Though I typically write several thousand words a week, I have never been a consistent journaler. I’ve tried. I have friends who swear by it. It’s just never worked for me.
My wife Gail and I have been on an extended vacation for the past two weeks. We have been tucked away in the mountains of East Tennessee on the edge of a beautiful lake.
When we arrived, Gail challenged me to keep a journal. I rolled my eyes but reluctantly agreed to give it another try, evidently forgetting a previous post I had written on the difference between trying and doing.
So far, I have written daily for twelve days in a row. I’ve surprised both of us.
Here’s how journaling has worked for me in this setting.
- Gail and I get up at about 5:30 a.m. (Yes, even on our vacation. We can’t help ourselves.)
- We read the Bible on our own while drinking a cup of coffee. I’m currently reading through The One Year Bible (Tyndale).
- When we finish, we grab our journals and walk down to the dock. It’s only about twenty yards away.
- Then we sit quietly for fifteen minutes. No talking, no writing. No doing. Instead, we silently take it all in, give thanks, and pray. We take time just to be.
- Finally, we crack open our journals and start writing. This is completely unstructured. We don’t edit. We don’t judge. We just get it out. We write for twenty to thirty minutes.
I might write about what I read in my Bible, a dream I had last night, an experience I had yesterday, or what I hope to accomplish today. Sometimes I will write on one topic; sometimes on four or five.
The main thing is I am writing for myself rather than an audience. I have found this tremendously liberating and deeply satisfying. Amazingly, I am effortlessly writing five hundred to a thousand words a day.
If I had to sum it up, I would say journaling has afforded me seven benefits. It has enabled me to:
- Process previous events. What happens to me is not as important as the meaning I assign to what happens to me. Journaling helps me sort through my experience and be intentional about my interpretation.
- Clarify my thinking. Writing in general helps me disentangle my thoughts. Journaling takes it to a new level. Because I am not performing in front of a “live audience,” so to speak, I can really wrestle through the issues.
- Understand the context. Life is often happening so quickly I usually have little time to stop and reflect on where I am in the Bigger Story. Journaling helps me to discern the difference between the forest and the trees.
- Notice my feelings. I understand feelings aren’t everything, but they also aren’t nothing. The older I get, the more I try to pay attention to them. They are often an early indicator of something brewing.
- Connect with my heart. I’m not sure I can really explain this one, but journaling has helped me monitor the condition of my heart. Solomon said “above all else” we are to guard it (see Proverbs 4:23). It’s hard to do that when you lose touch with it.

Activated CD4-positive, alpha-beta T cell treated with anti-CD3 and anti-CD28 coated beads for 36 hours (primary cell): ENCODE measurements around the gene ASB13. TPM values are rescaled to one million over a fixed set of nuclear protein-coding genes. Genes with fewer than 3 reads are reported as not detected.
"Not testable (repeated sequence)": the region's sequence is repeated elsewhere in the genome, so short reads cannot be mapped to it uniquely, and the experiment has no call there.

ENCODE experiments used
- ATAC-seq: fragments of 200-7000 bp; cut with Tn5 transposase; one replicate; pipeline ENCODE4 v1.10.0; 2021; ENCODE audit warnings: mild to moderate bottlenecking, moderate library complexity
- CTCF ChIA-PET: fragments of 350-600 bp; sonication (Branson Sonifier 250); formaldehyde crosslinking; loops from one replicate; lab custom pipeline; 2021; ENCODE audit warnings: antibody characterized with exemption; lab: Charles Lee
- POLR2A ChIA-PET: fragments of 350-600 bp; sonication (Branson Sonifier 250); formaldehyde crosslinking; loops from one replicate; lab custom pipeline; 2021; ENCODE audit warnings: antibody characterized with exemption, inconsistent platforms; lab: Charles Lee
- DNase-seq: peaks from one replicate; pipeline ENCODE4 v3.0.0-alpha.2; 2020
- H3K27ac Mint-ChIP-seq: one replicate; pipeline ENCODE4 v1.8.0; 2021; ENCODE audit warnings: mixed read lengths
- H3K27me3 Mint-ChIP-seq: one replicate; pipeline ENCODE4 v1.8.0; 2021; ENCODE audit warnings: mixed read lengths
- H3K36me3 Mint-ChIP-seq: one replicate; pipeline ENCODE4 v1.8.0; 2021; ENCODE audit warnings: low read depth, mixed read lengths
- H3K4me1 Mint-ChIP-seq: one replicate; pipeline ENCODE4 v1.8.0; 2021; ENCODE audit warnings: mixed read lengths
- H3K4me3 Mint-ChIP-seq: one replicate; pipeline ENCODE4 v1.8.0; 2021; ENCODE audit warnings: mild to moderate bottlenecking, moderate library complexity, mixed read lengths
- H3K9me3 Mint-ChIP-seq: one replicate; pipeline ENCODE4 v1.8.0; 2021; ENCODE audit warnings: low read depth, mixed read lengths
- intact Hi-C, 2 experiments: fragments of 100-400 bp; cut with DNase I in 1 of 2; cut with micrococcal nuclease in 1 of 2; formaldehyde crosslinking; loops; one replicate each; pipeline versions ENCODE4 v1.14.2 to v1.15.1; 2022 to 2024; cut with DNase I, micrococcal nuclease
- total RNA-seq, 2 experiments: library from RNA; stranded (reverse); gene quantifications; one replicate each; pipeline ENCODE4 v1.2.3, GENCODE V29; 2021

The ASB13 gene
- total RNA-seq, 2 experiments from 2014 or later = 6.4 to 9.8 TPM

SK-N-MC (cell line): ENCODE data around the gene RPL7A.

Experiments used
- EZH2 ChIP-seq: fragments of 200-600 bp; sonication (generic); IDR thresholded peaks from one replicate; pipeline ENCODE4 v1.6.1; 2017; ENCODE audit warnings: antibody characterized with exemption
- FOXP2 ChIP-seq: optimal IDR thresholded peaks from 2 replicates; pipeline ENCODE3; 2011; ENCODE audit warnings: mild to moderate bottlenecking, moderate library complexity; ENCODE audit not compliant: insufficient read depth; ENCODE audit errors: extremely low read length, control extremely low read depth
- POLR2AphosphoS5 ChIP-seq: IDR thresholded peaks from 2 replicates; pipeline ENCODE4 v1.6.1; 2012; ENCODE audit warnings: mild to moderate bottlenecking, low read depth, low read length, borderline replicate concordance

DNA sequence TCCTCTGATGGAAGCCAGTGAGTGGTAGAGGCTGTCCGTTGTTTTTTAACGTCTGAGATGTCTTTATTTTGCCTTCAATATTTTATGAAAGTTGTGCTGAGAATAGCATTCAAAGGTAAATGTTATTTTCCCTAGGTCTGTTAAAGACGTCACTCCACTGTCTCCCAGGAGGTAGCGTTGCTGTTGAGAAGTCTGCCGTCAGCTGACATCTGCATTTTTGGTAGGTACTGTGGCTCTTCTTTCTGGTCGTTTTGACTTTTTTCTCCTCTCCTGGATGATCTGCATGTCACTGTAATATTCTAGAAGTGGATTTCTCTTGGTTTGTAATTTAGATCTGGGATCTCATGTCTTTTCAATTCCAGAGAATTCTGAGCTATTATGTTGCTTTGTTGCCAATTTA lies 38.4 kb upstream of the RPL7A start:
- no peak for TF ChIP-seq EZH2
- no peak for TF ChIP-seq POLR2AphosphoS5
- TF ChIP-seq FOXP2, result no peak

- Record significant lessons. I’m a better student when I am taking notes. Writing things down leads to even deeper understanding and, I hope, wisdom. I want to write down what I learn, so I don’t have to re-learn it later.
- Ask important questions. A journal is not merely a repository for the lessons I am learning but also the questions I’m asking. If there’s one thing I have discovered, it’s the quality of my questions determine the quality of my answers.
Will I stick with this after my vacation? Time will tell. I sure hope so. So far, it has been one of best personal development exercises I have done in a long, long time.
By the way, I started out writing in my Ecosystems journal. However, I am not the best at writing lots of text by hand. The legibility of my writing deteriorates quickly.
On day three of my journaling experience, I stumbled upon a software program called Day One (not an affiliate link). This is a beautiful minimalist writing tool that reminds me a lot of ByWord, the program I use to do most of my professional writing.
Day One sports:
- A simple, uncluttered writing area.
- iCloud and DropBox sync to iPad and iPhone.
- Password protection (though not encryption yet).
- A calendar view, allowing you to jump quickly to a specific day.
- MultiMarkdown support, which is a formatting language I have grown dependent on. I use it in ByWord.
- A fast, intuitive search engine that allows me to retrieve my notes instantly.
Best of all, it is only $4.99. I only wish the Apple app store allowed for trial versions of software, so you could experience the beauty of this program before you buy it.
Regardless, the tool is unimportant. The main thing is for it to become invisible, so you can focus on writing and reflecting.